L.A. agrees to pay up to $2.2 million for outside audit of homelessness programs

Three people next to a grocery cart and tents at a homeless encampment.
Jovette Cutaiar, left, gets help with a grocery cart after doing laundry at a homeless encampment under the 101 Freeway in Hollywood.
(Wally Skalij / Los Angeles Times)

The Los Angeles City Council agreed Friday to pay up to $2.2 million for an outside audit of homelessness programs that was ordered by a federal judge.

But the commitment fell short of the $2.8 million to $4.2 million proposed by the firm selected by U.S. District Judge David O. Carter to conduct the audit. The council did not explain its rationale for setting the lower amount.

After initially indicating in a hearing Friday afternoon that he would accept the offer, Carter recalled the city’s attorneys as they headed for the courtroom door and warned them that he was not satisfied.


“I can’t have a substandard audit,” he said. “It can’t be $100,000 short or even a million short.”

A judge calls for “complete and thorough transparency for each and every homelessness assistance program and initiative” funded or run by the city of Los Angeles.

March 22, 2024

Carter said he wanted to hear from the auditing firm, Alvarez & Marsal, as to whether it could complete the scope of work on the city’s set budget.

“The council does not control the amount,” he said. “If that audit falls short, we are back in litigation.”

The audit has become the latest snag in a 2020 lawsuit filed by a group called the L.A. Alliance for Human Rights, which alleged that the city and county were failing in their duty to provide shelter and services for people living on the streets.

Both the city and county have since reached settlements providing for thousands of new shelter beds and mental health and substance use treatment.

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March 7, 2024

The demand for an audit arose in February, when the L.A. Alliance — representing business owners, residents and property owners — filed a motion asking Carter to sanction the city $6.4 million for missing deadlines.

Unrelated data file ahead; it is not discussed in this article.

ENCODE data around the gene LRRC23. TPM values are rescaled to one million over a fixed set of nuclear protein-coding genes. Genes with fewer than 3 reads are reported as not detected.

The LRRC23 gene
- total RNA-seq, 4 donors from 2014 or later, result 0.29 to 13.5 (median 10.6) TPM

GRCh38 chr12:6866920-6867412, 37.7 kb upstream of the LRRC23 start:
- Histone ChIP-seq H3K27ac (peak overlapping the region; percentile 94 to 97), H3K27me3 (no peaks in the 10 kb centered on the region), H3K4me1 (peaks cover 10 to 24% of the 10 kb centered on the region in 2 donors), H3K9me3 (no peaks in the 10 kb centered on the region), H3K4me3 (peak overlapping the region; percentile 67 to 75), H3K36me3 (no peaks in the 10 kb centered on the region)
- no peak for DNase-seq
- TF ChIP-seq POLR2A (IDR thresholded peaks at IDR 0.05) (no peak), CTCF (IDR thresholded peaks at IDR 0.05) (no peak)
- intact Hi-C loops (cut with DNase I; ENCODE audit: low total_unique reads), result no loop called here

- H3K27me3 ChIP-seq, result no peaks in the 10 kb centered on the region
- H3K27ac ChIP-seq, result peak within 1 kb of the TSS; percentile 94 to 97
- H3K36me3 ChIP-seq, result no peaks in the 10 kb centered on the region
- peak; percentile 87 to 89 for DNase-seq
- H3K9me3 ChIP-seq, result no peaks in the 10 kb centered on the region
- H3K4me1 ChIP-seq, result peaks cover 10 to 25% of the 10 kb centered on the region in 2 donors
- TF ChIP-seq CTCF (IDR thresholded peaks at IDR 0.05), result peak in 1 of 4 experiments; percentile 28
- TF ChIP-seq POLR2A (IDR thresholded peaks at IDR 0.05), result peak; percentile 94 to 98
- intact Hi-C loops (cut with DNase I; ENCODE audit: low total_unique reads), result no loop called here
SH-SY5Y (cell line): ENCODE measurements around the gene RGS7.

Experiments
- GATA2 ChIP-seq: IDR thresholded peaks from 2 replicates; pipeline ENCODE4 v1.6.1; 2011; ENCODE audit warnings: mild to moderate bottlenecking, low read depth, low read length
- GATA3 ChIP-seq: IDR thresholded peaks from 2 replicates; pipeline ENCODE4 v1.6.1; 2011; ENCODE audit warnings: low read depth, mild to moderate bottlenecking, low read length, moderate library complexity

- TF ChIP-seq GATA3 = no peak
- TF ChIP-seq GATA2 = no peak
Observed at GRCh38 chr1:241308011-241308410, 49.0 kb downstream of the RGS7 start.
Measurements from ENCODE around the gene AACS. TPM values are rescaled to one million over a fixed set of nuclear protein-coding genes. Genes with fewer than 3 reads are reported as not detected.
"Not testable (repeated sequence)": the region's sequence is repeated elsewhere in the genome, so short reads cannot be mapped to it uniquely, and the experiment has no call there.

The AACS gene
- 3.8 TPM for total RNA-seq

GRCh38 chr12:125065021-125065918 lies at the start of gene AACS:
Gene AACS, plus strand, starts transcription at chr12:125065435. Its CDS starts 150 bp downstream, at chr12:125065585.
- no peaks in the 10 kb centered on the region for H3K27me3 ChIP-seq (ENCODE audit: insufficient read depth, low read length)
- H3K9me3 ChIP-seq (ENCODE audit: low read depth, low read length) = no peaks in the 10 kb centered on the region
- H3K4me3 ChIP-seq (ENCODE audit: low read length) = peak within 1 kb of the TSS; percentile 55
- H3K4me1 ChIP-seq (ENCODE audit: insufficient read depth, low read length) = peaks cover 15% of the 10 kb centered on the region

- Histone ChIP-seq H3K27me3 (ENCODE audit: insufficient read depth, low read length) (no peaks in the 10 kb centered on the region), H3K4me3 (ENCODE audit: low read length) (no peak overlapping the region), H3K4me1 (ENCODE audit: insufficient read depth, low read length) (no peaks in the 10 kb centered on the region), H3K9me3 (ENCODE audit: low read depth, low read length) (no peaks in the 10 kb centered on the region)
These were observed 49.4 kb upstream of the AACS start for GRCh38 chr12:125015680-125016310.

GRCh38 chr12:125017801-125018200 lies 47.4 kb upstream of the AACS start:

In prior hearings, Carter said he was not inclined to order sanctions because the money would be better spent helping homeless people — though he said the law firm representing the alliance should receive compensation.

In a closed session Friday, the L.A. City Council agreed to pay Umhofer, Mitchell & King LLP $725,000.

Carter accepted that figure but had repeatedly made clear that the fees weren’t the element of the sanctions request that mattered to him most.

Rulings by the 9th Circuit Court of Appeals have made it harder for officials in California and other Western states to clear encampments. The Supreme Court could take up the issue early next year.

Dec. 19, 2023

Saying he wanted more transparency about money spent on homelessness, Carter focused instead on the L.A. Alliance’s demand for an audit.

At his insistence, attorneys for the city and the alliance selected several outside auditing firms to bid for the job.

Three firms presented their proposals to the court Thursday. One said it could conduct the audit for $320,000 but did not convince the parties that it could adequately do the job.


Another firm’s bid came in at $1.1 million. An attorney representing the city, Scott Marcus, said Friday that he initially found that firm capable of the job but had since received disqualifying information, though he did not elaborate.

Matthew Umhofer, an attorney representing the L.A. Alliance, said the remaining firm, Alvarez & Marsal, was the only one acceptable to his clients.

A federal judge has denied a motion by the Department of Veterans Affairs seeking to dismiss a lawsuit brought by veterans who are demanding more housing and to invalidate leases of the West Los Angeles VA campus to UCLA and a private school.

Dec. 18, 2023

During its closed session Friday, the council agreed that it would pay between $1.5 million and $2.2 million for the audit.

Carter said he too preferred Alvarez & Marsal and continued Friday’s hearing until Monday to confer with the firm.